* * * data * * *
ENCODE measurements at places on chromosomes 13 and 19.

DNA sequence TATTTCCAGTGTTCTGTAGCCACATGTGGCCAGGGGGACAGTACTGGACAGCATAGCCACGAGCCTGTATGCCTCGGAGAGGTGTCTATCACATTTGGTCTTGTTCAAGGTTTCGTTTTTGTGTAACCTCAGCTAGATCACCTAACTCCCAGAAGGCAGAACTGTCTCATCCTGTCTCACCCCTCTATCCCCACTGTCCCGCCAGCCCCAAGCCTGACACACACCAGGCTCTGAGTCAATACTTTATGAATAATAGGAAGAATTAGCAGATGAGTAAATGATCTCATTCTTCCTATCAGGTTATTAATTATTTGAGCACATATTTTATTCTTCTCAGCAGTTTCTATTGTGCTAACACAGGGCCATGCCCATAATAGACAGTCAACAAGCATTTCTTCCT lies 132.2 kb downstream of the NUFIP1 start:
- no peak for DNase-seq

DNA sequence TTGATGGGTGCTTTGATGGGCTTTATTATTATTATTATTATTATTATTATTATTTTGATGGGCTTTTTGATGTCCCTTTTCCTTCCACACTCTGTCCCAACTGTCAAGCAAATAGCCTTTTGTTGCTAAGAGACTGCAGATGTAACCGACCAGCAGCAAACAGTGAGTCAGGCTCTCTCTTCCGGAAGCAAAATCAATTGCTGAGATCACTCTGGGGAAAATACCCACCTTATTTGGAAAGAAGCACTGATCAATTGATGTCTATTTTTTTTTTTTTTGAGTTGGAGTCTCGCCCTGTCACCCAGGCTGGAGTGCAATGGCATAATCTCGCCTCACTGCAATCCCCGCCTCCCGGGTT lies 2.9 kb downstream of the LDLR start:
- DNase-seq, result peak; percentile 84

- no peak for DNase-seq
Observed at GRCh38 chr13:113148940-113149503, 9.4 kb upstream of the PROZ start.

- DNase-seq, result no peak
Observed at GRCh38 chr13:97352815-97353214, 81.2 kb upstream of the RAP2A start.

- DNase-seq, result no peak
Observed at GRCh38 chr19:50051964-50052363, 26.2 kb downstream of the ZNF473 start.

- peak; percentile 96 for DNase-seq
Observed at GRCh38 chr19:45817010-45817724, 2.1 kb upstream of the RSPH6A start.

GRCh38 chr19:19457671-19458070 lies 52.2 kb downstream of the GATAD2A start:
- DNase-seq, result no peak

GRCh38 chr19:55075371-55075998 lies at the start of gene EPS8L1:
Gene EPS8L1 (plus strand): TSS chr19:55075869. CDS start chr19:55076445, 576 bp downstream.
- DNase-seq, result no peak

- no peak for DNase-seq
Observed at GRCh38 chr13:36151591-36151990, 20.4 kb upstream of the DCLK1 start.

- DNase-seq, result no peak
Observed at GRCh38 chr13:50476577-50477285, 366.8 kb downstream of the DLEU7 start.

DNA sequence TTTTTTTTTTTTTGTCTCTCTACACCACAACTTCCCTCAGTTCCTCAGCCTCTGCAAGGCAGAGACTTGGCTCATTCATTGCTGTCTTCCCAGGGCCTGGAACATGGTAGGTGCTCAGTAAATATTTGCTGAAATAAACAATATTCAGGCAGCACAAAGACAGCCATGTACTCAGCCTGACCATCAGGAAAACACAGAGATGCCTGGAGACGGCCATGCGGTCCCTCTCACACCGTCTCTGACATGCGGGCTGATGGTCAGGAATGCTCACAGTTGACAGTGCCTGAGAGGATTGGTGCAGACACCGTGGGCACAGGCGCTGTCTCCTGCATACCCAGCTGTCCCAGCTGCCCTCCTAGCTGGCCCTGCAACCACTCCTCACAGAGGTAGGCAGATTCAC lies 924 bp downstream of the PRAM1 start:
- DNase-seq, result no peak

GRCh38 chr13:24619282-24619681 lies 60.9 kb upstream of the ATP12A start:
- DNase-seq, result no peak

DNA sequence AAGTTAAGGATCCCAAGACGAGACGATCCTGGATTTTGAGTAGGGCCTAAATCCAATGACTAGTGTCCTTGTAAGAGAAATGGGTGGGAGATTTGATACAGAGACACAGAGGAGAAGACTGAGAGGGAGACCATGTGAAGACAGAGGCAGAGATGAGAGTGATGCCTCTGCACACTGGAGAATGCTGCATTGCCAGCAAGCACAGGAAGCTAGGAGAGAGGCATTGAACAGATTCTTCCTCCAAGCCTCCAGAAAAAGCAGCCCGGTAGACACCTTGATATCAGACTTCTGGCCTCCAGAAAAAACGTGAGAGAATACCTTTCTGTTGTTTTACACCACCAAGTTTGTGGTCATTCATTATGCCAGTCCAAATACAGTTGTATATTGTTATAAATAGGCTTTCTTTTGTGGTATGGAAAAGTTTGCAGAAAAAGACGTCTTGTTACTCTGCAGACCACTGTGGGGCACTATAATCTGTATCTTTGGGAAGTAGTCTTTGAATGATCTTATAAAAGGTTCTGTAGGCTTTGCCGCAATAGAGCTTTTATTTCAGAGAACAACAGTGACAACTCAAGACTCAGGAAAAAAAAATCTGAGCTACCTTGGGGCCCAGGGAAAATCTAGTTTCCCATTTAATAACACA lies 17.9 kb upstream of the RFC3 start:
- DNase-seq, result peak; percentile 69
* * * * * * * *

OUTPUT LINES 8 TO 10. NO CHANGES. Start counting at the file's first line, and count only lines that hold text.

- DNase-seq, result no peak
Observed at GRCh38 chr13:97352815-97353214, 81.2 kb upstream of the RAP2A start.

- DNase-seq, result no peak